Drivers with dogs in laps among targets of crackdown
CTV British Columbia
Published Wednesday, February 6, 2013 5:49PM PST
Last Updated Wednesday, February 6, 2013 8:52PM PST
Mounties are cracking down on distracted drivers for the entire month of February, and warning that cell phones aren’t the only way to wind up with a ticket.
Drivers who are caught violating road rules – like swerving, speeding or changing lanes unsafely – while holding food or carrying a dog in their lap can be dinged $368 for driving without due care and attention.
“The dog will prevent you from reaching the controls,” said Cpl. Robert McDonald of the RCMP Lower Mainland Traffic Services. “Changing lanes without wanting to change lanes, [being] unable to turn properly, not using your signaling device because the dog is on your lap… that’s what we’re looking at.”
The offense also carries six ICBC penalty points. It’s not against the law to eat while driving or carry a dog, however, provided that it doesn’t prevent safe driving.
Mounties say talking on a cell phone remains the most common driving distraction, and they’re still seeing a lot of confusion when it comes to the rules.
Cpl. McDonald said many are unaware that using a device’s speakerphone function while holding it up to your chest still counts as an infraction – and carries the usual $167 fine.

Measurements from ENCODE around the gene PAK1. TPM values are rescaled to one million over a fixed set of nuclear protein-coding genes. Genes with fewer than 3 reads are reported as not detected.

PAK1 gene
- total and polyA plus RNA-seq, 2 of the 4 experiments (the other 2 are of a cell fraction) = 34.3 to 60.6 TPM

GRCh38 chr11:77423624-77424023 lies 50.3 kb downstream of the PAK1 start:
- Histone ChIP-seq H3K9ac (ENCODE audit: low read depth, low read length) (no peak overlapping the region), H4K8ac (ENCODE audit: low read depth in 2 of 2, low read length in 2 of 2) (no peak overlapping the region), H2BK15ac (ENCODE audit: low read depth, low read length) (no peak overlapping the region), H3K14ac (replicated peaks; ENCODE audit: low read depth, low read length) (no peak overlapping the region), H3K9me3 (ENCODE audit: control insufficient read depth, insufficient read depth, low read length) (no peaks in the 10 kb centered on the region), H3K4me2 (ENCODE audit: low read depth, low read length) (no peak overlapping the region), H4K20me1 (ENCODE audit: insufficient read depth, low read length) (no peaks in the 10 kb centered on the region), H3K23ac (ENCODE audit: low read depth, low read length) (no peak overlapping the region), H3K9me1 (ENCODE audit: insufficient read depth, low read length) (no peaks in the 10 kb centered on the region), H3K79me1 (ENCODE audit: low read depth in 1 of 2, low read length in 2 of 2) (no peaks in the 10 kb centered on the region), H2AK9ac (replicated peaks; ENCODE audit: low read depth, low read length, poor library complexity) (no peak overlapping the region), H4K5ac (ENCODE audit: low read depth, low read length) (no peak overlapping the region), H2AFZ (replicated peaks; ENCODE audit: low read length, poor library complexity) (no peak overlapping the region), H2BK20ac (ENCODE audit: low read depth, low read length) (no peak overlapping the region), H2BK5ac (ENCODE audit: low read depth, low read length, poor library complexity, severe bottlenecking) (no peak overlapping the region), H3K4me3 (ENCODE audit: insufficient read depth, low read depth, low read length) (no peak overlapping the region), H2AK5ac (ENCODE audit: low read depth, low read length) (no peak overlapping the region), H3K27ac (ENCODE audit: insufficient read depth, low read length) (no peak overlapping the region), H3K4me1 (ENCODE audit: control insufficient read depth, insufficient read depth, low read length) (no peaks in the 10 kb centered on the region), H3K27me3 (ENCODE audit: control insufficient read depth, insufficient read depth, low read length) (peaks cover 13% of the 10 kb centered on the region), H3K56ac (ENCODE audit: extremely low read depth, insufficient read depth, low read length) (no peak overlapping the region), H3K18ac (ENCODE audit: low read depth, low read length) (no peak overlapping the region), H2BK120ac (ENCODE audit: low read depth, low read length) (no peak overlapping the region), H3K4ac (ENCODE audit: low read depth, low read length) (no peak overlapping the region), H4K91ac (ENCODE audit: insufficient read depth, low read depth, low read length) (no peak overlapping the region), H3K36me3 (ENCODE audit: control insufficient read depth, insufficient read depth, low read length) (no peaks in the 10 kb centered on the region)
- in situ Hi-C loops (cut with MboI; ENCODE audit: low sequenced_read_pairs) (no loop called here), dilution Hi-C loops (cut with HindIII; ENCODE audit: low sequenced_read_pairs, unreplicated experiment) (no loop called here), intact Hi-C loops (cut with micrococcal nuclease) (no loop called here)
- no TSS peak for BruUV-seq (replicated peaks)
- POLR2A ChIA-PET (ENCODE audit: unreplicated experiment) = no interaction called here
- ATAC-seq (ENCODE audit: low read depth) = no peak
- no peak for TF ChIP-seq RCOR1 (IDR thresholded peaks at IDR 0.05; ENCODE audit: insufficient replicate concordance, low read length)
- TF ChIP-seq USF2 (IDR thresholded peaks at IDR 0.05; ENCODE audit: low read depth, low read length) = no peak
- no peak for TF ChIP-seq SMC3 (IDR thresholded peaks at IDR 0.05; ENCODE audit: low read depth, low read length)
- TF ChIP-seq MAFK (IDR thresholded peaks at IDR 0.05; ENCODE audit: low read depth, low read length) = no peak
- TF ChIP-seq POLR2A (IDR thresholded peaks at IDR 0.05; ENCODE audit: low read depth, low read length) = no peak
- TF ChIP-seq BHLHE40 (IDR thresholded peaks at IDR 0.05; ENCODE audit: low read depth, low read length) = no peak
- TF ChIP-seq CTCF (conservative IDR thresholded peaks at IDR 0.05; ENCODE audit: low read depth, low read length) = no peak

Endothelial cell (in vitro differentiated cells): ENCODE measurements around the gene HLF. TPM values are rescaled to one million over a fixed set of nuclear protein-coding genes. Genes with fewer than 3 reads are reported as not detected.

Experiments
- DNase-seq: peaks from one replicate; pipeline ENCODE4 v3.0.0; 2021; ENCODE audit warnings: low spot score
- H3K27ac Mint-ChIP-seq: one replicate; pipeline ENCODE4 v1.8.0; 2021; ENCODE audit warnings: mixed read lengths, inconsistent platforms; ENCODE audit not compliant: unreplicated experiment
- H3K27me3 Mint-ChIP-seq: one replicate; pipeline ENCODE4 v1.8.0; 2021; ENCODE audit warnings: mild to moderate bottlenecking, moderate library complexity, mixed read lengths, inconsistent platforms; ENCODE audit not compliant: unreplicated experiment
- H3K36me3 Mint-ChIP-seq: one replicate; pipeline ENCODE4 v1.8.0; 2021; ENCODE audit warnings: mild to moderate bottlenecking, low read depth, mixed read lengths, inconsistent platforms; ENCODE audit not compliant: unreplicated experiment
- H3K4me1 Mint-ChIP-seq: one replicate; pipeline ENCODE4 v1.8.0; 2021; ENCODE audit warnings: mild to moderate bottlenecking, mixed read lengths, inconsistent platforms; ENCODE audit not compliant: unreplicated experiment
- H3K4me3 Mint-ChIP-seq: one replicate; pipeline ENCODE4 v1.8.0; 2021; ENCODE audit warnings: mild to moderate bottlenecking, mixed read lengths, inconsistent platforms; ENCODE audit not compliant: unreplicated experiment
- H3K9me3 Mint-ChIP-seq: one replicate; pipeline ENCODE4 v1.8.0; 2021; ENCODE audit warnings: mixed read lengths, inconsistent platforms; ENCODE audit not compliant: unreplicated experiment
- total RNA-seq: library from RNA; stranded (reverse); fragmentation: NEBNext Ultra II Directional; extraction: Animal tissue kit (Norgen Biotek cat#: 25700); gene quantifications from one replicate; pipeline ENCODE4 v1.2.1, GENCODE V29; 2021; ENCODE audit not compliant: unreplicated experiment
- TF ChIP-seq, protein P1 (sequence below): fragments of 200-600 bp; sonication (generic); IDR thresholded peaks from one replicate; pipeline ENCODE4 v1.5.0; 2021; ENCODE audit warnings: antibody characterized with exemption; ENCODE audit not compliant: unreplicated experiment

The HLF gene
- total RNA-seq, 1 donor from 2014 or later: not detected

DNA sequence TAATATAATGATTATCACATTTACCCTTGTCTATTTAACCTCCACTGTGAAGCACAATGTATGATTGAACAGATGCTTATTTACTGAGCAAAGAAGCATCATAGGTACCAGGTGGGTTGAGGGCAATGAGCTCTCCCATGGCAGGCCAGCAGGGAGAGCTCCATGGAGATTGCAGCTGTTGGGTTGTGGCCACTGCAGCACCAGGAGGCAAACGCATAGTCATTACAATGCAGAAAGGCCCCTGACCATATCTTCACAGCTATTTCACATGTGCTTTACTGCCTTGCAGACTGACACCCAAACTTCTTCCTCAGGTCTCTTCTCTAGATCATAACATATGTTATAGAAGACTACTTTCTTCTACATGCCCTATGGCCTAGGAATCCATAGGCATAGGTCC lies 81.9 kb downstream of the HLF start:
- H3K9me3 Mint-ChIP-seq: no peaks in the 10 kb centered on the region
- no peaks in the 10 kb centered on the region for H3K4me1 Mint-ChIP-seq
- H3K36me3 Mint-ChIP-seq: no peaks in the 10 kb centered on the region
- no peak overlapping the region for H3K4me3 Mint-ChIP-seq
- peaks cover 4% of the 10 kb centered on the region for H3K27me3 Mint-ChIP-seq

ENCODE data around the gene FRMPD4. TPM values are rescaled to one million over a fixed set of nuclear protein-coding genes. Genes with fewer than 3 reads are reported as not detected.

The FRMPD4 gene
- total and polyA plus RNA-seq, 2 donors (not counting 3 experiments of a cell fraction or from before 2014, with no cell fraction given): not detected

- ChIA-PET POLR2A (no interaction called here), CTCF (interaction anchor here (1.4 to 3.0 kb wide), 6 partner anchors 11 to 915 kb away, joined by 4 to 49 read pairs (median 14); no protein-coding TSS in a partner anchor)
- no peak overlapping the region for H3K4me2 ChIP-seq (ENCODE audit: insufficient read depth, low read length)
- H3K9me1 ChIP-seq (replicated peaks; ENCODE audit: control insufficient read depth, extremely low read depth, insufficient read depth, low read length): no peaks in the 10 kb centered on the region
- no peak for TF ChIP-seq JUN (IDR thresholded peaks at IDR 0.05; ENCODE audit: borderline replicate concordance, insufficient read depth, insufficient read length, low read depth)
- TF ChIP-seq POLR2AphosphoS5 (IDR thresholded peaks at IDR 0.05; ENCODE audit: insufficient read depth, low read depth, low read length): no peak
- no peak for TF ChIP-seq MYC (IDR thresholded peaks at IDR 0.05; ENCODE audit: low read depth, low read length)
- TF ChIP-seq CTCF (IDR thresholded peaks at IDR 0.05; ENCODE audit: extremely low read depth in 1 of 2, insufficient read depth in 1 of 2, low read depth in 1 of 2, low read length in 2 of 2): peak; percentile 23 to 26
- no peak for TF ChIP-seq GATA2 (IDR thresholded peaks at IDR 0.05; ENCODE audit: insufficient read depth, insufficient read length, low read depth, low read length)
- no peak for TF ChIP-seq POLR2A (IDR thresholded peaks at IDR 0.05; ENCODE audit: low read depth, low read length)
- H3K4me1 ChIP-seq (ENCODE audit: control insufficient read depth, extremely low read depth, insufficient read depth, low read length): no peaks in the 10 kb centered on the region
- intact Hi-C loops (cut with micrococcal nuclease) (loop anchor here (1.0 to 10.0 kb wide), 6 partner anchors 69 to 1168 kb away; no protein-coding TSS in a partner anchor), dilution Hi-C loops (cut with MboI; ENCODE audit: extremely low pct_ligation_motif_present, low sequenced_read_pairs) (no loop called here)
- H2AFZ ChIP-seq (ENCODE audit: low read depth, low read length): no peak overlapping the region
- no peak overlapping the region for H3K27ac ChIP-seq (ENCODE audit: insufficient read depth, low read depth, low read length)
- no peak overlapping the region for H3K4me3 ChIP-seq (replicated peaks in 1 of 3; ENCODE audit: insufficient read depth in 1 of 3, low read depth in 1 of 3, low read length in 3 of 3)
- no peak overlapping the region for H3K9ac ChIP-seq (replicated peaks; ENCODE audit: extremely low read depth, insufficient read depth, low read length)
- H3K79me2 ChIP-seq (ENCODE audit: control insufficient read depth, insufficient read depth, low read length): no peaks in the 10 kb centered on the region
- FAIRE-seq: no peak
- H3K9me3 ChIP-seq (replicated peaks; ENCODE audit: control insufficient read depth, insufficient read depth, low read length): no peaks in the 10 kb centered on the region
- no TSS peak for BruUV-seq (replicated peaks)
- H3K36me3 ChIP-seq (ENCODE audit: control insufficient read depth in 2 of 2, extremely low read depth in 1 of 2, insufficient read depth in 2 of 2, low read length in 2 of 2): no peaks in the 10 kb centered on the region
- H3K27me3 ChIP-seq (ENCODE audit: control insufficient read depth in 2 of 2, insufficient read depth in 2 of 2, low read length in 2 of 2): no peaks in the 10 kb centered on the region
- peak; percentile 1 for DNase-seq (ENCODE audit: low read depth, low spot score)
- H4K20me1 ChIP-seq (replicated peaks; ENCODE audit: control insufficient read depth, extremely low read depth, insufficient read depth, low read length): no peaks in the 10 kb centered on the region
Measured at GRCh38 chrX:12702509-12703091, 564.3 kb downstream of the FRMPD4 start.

Even a properly-mounted hands-free device can be trouble if you’re pressing too many buttons.
“It’s only one-button activation. So if your phone is mounted on your vehicle, you can touch one button,” McDonald said.
All electronics, including hands-free devices, are also prohibited for anyone in the Graduated License Program.
Using handheld devices was banned in B.C. in January 2010, and police have issued 105,972 violation tickets since.
Mounties say the problem plays into a shocking number of serious and even fatal crashes. Last year, 30 per cent of deadly accidents involved distracted driving, as did 37 per cent of crashes that resulted in serious injuries.
With a report from CTV British Columbia’s St. John Alexander